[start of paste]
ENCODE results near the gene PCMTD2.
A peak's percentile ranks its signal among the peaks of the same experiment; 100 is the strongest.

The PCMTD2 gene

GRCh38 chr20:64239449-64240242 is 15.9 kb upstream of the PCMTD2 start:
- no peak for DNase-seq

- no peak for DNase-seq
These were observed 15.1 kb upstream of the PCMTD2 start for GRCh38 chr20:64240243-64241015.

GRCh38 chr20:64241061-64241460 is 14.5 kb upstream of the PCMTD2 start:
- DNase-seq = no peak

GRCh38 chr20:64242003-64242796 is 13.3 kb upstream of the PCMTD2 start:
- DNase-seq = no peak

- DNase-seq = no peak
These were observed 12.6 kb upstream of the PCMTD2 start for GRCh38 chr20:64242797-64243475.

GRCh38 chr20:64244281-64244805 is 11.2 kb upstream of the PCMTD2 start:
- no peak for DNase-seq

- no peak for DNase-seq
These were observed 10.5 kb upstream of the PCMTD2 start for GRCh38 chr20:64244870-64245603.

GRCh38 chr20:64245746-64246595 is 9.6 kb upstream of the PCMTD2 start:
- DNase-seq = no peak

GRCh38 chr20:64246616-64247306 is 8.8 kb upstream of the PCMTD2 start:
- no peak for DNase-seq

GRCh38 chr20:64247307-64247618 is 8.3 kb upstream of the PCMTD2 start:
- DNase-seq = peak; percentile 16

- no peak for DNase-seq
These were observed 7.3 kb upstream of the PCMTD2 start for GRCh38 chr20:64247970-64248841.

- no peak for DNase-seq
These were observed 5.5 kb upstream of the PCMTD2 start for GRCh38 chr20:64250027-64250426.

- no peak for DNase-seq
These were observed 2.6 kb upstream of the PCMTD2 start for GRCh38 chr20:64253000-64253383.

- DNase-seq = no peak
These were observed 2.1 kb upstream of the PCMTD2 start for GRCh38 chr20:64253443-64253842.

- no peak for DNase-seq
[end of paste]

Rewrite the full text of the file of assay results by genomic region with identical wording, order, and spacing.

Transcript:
ENCODE results near the gene PCMTD2.
A peak's percentile ranks its signal among the peaks of the same experiment; 100 is the strongest.

The PCMTD2 gene

GRCh38 chr20:64239449-64240242 is 15.9 kb upstream of the PCMTD2 start:
- no peak for DNase-seq

- no peak for DNase-seq
These were observed 15.1 kb upstream of the PCMTD2 start for GRCh38 chr20:64240243-64241015.

GRCh38 chr20:64241061-64241460 is 14.5 kb upstream of the PCMTD2 start:
- DNase-seq = no peak

GRCh38 chr20:64242003-64242796 is 13.3 kb upstream of the PCMTD2 start:
- DNase-seq = no peak

- DNase-seq = no peak
These were observed 12.6 kb upstream of the PCMTD2 start for GRCh38 chr20:64242797-64243475.

GRCh38 chr20:64244281-64244805 is 11.2 kb upstream of the PCMTD2 start:
- no peak for DNase-seq

- no peak for DNase-seq
These were observed 10.5 kb upstream of the PCMTD2 start for GRCh38 chr20:64244870-64245603.

GRCh38 chr20:64245746-64246595 is 9.6 kb upstream of the PCMTD2 start:
- DNase-seq = no peak

GRCh38 chr20:64246616-64247306 is 8.8 kb upstream of the PCMTD2 start:
- no peak for DNase-seq

GRCh38 chr20:64247307-64247618 is 8.3 kb upstream of the PCMTD2 start:
- DNase-seq = peak; percentile 16

- no peak for DNase-seq
These were observed 7.3 kb upstream of the PCMTD2 start for GRCh38 chr20:64247970-64248841.

- no peak for DNase-seq
These were observed 5.5 kb upstream of the PCMTD2 start for GRCh38 chr20:64250027-64250426.

- no peak for DNase-seq
These were observed 2.6 kb upstream of the PCMTD2 start for GRCh38 chr20:64253000-64253383.

- DNase-seq = no peak
These were observed 2.1 kb upstream of the PCMTD2 start for GRCh38 chr20:64253443-64253842.

- no peak for DNase-seq